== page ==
Saturday, April 5, 2014

Radio Interview with Jennifer Lee

Jennifer Lee was interviewed on the radio by Sandi Klein.  She was asked about traveling to Pakistan with a feminist film, working at Lucasfilm, living in a Quaker Meeting House in Atlanta, GA as a teen, and about Feminist: Stories from Women's Liberation.                                                             

Saturday, March 8, 2014

VFA urges its members to TAKE ACTION on MARCH 8, 2014 with the Feminist Majority.

8 Actions for March 8: Celebrate International Women's Day With Us!
by CARMEN RIOS on Mar 6, 2014

Women all over the world will celebrate International Women's Day on Saturday, March 8, by taking action for their social, political, and economic equality. The United Nations' official IWD theme for this year is "equality for women is progress for all," and we couldn't agree more! This International Women's Day, celebrate with us by speaking out for women's rights - eight times.

1. Tell your Senator: Support CEDAW!
CEDAW has been ratified by 187 of the 193 member states of the UN, the United States is one of only seven nations that has not yet approved it, putting us in the company of Sudan, South Sudan, Somalia, Iran and two small Pacific islands. As a leading advocate for human rights, the US has a compelling interest to improve conditions for women. Yet, the United Sates has compromised its credibility as a world leader in both human rights and women's rights in its failure to ratify CEDAW.

Email Your Senator Now .

2. Tell President Obama: #LiftTheBan!

For many victims of war, resources provided by US humanitarian aid eases their suffering; but for victims of war rape care is limited. Survivors of war rape are denied access to comprehensive medical care that includes the option of abortion, largely because of US policy that is wrongly interpreted to place anti-abortion restrictions on humanitarian aid in conflict zones - in direct violation of international human rights and humanitarian law, including the Geneva Conventions. Girls and women systematically raped during conflict face increased rates of maternal mortality, permanent reproductive damage, and obstetric fistula, in addition to isolation and trauma. Without access to the option of abortion care, victims are forced to risk their health - either by carrying unwanted pregnancies to term, seeking dangerous methods of abortion or, in many tragic cases, taking their own lives.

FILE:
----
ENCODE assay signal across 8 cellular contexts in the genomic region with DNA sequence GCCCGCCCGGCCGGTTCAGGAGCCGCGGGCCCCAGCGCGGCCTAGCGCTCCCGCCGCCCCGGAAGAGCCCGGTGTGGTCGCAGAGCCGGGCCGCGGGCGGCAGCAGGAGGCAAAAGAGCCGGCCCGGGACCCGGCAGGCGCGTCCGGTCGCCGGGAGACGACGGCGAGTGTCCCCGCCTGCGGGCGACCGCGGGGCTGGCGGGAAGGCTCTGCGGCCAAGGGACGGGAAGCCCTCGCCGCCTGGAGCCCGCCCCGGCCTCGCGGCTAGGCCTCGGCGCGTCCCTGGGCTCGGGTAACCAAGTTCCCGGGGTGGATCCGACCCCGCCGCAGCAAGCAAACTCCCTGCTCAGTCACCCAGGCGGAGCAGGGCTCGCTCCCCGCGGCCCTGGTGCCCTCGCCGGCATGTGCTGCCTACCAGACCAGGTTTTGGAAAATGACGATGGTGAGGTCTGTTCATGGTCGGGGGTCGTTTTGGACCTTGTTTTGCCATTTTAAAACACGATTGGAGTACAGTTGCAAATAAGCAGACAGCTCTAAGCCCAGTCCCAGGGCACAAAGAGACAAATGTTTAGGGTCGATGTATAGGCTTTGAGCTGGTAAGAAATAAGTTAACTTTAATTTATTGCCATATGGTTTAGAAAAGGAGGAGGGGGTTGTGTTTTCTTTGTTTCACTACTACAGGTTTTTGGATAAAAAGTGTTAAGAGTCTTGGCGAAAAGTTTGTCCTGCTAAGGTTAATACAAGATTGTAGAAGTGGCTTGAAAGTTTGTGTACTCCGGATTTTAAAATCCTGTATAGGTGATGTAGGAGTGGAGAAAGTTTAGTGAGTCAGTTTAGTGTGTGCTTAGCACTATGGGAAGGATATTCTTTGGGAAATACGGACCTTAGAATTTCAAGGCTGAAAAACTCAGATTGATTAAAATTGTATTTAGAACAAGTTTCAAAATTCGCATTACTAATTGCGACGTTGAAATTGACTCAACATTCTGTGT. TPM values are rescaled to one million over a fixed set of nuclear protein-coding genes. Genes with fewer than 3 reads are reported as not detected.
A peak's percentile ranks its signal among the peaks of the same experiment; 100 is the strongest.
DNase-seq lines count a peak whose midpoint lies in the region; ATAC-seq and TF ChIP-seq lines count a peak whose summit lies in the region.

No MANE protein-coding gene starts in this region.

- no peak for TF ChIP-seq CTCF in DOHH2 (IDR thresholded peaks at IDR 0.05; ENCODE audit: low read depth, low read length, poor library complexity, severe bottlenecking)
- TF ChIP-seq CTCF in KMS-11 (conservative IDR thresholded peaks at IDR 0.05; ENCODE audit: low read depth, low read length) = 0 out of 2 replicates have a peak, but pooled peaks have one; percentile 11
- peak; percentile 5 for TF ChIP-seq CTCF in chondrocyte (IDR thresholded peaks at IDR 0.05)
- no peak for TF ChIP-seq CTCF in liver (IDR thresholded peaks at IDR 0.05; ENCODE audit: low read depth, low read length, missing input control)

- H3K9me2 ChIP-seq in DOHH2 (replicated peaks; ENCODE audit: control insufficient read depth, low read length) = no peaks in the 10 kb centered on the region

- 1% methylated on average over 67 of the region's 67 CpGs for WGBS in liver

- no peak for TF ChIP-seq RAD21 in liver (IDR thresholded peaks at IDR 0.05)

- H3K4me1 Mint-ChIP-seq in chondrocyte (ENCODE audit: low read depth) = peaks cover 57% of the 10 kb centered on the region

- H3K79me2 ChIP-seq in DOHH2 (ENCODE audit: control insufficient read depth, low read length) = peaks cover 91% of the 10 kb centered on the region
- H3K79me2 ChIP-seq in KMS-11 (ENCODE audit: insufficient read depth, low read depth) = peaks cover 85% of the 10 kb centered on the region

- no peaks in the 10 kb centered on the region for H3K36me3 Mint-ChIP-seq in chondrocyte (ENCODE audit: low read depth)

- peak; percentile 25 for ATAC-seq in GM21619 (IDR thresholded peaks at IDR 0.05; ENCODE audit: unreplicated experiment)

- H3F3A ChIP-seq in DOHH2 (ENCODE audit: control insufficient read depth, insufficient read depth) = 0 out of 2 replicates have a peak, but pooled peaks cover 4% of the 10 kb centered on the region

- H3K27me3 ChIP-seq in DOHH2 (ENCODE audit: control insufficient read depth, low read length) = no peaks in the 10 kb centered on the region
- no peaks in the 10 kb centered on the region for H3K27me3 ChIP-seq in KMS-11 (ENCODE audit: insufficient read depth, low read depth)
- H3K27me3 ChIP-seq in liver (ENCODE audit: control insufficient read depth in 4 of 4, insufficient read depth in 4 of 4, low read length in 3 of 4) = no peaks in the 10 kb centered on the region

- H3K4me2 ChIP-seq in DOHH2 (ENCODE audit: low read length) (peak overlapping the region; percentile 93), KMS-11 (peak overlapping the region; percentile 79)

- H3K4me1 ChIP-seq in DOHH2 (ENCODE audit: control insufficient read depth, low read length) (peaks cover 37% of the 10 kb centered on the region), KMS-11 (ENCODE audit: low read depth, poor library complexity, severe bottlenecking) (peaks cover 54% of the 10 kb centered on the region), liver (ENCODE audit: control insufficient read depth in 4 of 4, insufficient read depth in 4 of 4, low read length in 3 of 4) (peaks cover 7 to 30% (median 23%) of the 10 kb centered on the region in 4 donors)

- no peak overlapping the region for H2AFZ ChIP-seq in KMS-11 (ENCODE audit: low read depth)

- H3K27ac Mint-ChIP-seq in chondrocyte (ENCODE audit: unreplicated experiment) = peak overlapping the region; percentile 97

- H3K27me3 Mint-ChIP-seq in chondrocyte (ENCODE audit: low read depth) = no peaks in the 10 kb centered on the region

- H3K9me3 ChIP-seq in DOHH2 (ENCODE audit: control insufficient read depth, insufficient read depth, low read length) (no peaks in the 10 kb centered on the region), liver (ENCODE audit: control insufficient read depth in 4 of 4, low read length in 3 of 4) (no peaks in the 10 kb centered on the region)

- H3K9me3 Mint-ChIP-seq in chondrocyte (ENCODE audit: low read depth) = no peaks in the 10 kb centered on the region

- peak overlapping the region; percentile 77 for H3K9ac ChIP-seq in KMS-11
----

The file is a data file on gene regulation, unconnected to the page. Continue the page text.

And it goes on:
Take action with Feminist Majority and the Global Justice Center to urge President Obama to issue an executive order lifting the ban on abortion restrictions in conflict zones, in accordance with the Geneva Conventions.

Send A Message to President Obama Today.

3. Tell the Supreme Court: #MyBodyMyBC!

The Affordable Care Act guarantees that all new health insurance plans cover FDA approved contraceptives, including the pill and IUDs, without co-pays or deductibles. But over 40 profit-making companies have filed lawsuits against this ACA requirement saying that they have a right to deny this coverage to their employees because of the companies' so-called religious beliefs.

The Supreme Court will hear oral arguments March 25 regarding whether companies can take away this important birth control benefit from women. Send a clear message to the Supreme Court that companies should not be able to use religion as cover to discriminate against women.

Sign The Open Letter Today.

4. And Show Up to Tell the SCOTUS: Let Women, Not Bosses, Decide!

Folks will be meeting on Tuesday, March 25 outside of the Supreme Court building to make their voices heard in this important debate - and you should be there! Come around 8:30 AMand bring your own signs!

RSVP Today.


Women all over the world will celebrate International Women’s Day on Saturday, March 8, by taking action for their social, political, and economic equality. The United Nations’ official IWD theme for this year is “equality for women is progress for all,” and we couldn’t agree more! This International Women’s Day, celebrate with us by speaking out for women’s rights – eight times.

Take action with us for International Women's Day and support equality around the world.

In Solidarity,

1600 Wilson Boulevard, Suite 801, Arlington, VA, 22209 | 703.522.2214 |
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TEXAS MEMBER, Verne Crabtree's daughter, Carol Donovan, is running (as a democrat) for the Texas House from Dallas, District 107.

Please help her if you can.

Her address is: 6333 E. Mockingbird Lane, Suite 147, Lock Box 800 Dallas, TX 75214.